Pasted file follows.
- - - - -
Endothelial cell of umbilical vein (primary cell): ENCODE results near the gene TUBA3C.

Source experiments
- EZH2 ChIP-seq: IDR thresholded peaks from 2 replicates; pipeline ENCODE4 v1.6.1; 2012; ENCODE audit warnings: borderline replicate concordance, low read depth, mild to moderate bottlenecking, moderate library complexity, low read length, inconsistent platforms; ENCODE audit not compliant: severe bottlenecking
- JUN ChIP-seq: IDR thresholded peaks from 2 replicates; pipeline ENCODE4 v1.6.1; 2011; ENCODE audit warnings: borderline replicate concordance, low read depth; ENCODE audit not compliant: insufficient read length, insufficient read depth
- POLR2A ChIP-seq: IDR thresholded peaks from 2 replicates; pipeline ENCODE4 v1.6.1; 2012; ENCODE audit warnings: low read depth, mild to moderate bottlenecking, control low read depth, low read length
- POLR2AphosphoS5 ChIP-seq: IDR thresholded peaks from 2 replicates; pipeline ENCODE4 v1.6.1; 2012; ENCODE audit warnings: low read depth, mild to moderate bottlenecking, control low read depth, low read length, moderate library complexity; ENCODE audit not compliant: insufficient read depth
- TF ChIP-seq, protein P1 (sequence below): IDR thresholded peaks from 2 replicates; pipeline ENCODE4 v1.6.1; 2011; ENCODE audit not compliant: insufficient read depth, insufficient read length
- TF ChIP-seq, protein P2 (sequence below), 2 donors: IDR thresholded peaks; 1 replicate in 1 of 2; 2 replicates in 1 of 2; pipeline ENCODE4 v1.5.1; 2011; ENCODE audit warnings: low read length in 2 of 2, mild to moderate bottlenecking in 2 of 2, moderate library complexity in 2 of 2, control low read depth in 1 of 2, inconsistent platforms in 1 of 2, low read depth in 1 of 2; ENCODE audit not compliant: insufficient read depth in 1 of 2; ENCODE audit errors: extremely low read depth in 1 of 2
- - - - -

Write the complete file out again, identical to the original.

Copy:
Endothelial cell of umbilical vein (primary cell): ENCODE results near the gene TUBA3C.

Source experiments
- EZH2 ChIP-seq: IDR thresholded peaks from 2 replicates; pipeline ENCODE4 v1.6.1; 2012; ENCODE audit warnings: borderline replicate concordance, low read depth, mild to moderate bottlenecking, moderate library complexity, low read length, inconsistent platforms; ENCODE audit not compliant: severe bottlenecking
- JUN ChIP-seq: IDR thresholded peaks from 2 replicates; pipeline ENCODE4 v1.6.1; 2011; ENCODE audit warnings: borderline replicate concordance, low read depth; ENCODE audit not compliant: insufficient read length, insufficient read depth
- POLR2A ChIP-seq: IDR thresholded peaks from 2 replicates; pipeline ENCODE4 v1.6.1; 2012; ENCODE audit warnings: low read depth, mild to moderate bottlenecking, control low read depth, low read length
- POLR2AphosphoS5 ChIP-seq: IDR thresholded peaks from 2 replicates; pipeline ENCODE4 v1.6.1; 2012; ENCODE audit warnings: low read depth, mild to moderate bottlenecking, control low read depth, low read length, moderate library complexity; ENCODE audit not compliant: insufficient read depth
- TF ChIP-seq, protein P1 (sequence below): IDR thresholded peaks from 2 replicates; pipeline ENCODE4 v1.6.1; 2011; ENCODE audit not compliant: insufficient read depth, insufficient read length
- TF ChIP-seq, protein P2 (sequence below), 2 donors: IDR thresholded peaks; 1 replicate in 1 of 2; 2 replicates in 1 of 2; pipeline ENCODE4 v1.5.1; 2011; ENCODE audit warnings: low read length in 2 of 2, mild to moderate bottlenecking in 2 of 2, moderate library complexity in 2 of 2, control low read depth in 1 of 2, inconsistent platforms in 1 of 2, low read depth in 1 of 2; ENCODE audit not compliant: insufficient read depth in 1 of 2; ENCODE audit errors: extremely low read depth in 1 of 2